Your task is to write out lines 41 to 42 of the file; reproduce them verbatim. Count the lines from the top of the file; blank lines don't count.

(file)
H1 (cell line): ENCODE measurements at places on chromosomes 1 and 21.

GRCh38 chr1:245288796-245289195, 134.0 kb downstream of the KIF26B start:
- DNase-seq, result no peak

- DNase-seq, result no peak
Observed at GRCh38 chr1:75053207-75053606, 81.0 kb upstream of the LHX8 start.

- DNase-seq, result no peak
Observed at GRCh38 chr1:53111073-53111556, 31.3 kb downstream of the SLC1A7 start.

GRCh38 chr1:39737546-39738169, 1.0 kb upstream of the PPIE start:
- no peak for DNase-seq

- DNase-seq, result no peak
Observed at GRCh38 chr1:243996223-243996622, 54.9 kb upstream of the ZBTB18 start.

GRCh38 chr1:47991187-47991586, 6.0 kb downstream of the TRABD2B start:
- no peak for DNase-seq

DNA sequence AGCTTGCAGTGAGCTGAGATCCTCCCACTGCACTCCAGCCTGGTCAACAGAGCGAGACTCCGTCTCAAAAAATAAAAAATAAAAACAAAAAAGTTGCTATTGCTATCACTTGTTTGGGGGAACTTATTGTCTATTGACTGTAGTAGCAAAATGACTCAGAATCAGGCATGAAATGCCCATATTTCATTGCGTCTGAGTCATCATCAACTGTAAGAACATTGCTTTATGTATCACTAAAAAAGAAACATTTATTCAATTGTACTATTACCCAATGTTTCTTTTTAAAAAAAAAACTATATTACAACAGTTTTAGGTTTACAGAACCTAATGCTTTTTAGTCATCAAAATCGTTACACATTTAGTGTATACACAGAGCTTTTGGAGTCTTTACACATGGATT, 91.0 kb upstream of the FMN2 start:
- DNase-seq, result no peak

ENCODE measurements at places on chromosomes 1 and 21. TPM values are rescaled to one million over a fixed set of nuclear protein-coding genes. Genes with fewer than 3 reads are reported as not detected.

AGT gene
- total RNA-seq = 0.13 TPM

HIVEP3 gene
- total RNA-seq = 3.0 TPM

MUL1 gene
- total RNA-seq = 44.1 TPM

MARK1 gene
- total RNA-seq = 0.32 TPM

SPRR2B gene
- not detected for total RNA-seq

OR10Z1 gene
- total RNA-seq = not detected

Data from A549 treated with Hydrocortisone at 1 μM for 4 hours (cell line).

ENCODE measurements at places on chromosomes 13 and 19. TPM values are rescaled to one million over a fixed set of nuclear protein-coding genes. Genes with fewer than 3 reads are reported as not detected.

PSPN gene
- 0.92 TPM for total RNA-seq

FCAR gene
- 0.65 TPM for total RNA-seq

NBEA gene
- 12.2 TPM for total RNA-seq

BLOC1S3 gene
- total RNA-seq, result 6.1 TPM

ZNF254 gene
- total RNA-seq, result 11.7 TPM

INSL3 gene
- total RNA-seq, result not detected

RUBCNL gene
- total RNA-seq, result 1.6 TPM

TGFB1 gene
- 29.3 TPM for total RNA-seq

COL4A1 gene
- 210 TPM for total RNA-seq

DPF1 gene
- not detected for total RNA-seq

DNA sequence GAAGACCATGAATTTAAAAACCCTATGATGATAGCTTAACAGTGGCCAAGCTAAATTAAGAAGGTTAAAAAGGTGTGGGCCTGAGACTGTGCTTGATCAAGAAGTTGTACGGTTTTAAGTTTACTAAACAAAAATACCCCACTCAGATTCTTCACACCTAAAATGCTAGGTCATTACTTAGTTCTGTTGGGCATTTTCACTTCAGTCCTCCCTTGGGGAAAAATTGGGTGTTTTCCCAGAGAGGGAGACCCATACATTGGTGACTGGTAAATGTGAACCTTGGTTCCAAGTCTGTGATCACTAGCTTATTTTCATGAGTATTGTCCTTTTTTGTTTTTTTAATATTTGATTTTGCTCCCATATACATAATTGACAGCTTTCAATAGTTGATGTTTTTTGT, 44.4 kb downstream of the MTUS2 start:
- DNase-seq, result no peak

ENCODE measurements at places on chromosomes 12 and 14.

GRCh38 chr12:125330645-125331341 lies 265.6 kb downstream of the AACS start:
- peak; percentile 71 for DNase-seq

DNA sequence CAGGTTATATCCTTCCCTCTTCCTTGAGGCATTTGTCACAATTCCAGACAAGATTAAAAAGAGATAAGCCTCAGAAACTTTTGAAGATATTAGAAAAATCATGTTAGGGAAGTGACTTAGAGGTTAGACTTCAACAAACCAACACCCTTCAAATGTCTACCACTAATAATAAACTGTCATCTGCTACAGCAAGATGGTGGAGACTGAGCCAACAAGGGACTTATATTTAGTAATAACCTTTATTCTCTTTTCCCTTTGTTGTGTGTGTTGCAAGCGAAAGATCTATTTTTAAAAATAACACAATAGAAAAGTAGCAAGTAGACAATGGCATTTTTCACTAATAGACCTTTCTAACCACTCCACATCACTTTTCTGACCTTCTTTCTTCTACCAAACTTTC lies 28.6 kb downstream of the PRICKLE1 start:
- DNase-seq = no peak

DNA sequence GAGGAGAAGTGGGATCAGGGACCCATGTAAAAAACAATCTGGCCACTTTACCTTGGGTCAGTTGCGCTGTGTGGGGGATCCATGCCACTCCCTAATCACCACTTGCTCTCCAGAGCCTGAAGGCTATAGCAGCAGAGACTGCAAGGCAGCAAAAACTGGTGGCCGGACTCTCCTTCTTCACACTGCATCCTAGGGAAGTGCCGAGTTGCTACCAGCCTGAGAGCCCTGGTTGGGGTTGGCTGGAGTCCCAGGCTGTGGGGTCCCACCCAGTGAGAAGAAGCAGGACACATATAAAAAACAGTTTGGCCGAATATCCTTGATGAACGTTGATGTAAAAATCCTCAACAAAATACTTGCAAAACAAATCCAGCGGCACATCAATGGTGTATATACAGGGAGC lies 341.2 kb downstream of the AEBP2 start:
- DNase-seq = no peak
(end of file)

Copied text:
INSL3 gene
- total RNA-seq, result not detected